2. I have been in touch with a researcher at the museum named Liam Mooney, and, apparently he is quite knowledgeable about the sounds dinosaurs made. If I can get him to imitate and demonstrate, I’ll have a little audio piece to add to the package too.

Two places, one of which I like better than the other

10 Aug

I like the look of embedded Vimeo vids better than embedded YouTube vids.

But I uploaded the video to YouTube as well.

On (intentionally) not following directions

9 Aug

Instead of one 500 word blog post, I made five blog posts of varying lengths. They will make the most possible sense if you read them in chronological order.

Start with Creatures big and small, which is about educational ambition.

Then read Cross-selling a whale, which is about spillover attendance.

Then read Defining natural history, which reveals that the story that most attracts me involves a vegetable garden.

Then read Speaking of plants, which is about signage.

And, finally, have a look at Another story for another assignment. It’s a pretty silly picture that I can imagine someone turning into a pretty awesome recession story.

Comment wherever. And thank you for reading!

Another story for another assignment

8 Aug

Headline idea: New Dino Hall Wows, Cotton Candy Sales Skyrocket.

If you click the photo to enlarge it, you’ll notice that the dinosaurs are hungry, and the salesman has noticed.

Speaking of plants

8 Aug

The museum’s new landscaping – the beginning of it, at least – looks very nice, very Southern California, very elegantly spiky.

(The thing that actually interests me most about that shot is the P, not the spikes, but that’s another story for another day, as they say.)

But I wonder the extent to which it – the landscaping – plans on being educational.

One of my pre-interviews revealed that the museum plans to have a native plants walk that leads from the new parking structure to an entrance and around into the full-blown garden. The interview also revealed that the museum does not plan to include plaques or any other form of educational signage on the walk. And that, to the pre-interviewee, is a bummer.

As she put it, humans have some respect for many big (horses, for example) and medium-sized (dogs, for example) animals. We have a bit of respect for quite a few small (lizards, chipmunks, woodpeckers) animals. We even sometimes have respect for insects. We recognize, at least, that they are alive and would prefer not to be dismembered. Plants, however, sit lowest on our totem poles. We rip off leaves; we dig knives into trunks; we maim, unintentionally but … intentionally.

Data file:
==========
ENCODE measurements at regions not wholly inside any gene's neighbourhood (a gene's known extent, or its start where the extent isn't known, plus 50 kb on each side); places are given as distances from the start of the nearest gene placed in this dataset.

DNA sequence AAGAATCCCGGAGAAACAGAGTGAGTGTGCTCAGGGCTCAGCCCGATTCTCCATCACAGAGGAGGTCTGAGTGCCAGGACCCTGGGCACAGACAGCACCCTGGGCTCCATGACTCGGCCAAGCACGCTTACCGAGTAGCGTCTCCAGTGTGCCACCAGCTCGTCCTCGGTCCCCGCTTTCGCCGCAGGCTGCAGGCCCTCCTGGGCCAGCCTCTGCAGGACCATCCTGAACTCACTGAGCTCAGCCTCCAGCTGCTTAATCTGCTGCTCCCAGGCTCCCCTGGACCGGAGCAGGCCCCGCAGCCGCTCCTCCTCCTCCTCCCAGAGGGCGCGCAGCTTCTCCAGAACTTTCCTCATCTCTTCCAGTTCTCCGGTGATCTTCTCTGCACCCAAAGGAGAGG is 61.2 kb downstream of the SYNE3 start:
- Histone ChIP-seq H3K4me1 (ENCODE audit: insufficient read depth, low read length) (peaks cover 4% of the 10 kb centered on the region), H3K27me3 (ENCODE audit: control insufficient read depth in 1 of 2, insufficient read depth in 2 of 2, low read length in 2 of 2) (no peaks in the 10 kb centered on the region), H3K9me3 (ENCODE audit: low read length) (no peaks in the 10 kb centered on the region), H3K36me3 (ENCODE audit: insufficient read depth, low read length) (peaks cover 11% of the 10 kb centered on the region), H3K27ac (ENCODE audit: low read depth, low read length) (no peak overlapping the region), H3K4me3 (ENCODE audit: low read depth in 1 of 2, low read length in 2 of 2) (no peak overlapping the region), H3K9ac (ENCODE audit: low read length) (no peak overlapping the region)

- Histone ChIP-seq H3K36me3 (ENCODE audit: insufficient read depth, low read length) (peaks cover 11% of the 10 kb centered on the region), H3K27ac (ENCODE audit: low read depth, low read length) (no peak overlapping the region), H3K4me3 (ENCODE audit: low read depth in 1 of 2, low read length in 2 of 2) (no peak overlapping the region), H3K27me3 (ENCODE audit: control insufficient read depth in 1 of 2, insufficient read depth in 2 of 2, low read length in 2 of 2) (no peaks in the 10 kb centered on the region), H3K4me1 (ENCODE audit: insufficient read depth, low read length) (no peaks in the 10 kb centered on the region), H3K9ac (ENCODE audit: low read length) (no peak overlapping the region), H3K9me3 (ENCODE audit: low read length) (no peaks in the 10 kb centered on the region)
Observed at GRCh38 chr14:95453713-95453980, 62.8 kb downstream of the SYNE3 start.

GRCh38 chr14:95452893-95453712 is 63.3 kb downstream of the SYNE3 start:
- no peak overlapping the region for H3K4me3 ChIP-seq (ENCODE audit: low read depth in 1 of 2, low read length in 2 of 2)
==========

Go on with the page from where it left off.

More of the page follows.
So, given the plaquelessness of that future native plant walk, she wonders how walkers will treat the plants. And she wonders, with a smile, if the landscapers would be smart to seek a little extra spikiness.

I mean, it is true: the more dangerous the plant, the more interested humans are. The venus flytrap. Coca. Corn. Etc.

Defining natural history

8 Aug

This makes me wonder:

In part because I want to know about that guitar. And in part because I want to know what makes an edible garden natural history.

I can guess, of course. Humans and food go way back. There would be no WordPress or intern or Specialized Journalism without those brilliant ancient North Americans that turned a boring old scrubgrass into corn.

But how do we educate second graders on field trips about that? How do we inspire respect in children for the plants that make oxygenated, carbohydrate-fueled life on this planet possible?

Possibly through an edible garden tour.

And I wonder if that’s my video. Shots from the tour. Interview with the tour guide. Interview with a fancypants education supervisor. Interviews with a few plants.

Cross-selling a whale

8 Aug

But what about the rest of the museum? The non-dinosaurs? Natural history is a pretty big subject, right?

Word from a hoarse, exhausted Dino Lab volunteer is that while there was a nice little spike in attendance a year ago when the museum added a new mammal hall, it was nothing compared to the craziness in the museum over the past few weeks. The new dino hall is packed, every day, and nobody expects the attendance surge to slow until the schoolyear starts.

And the mammal halls are packed right now too. Packed with the people that are waiting to get into the dino hall.

So what do you do with that spillover if you’re the museum? How do you get people to focus, to point? How do you use the sexiness of the dinosaur exhibit to create a few new butterfly enthusiasts, to sell out the Chumash tour?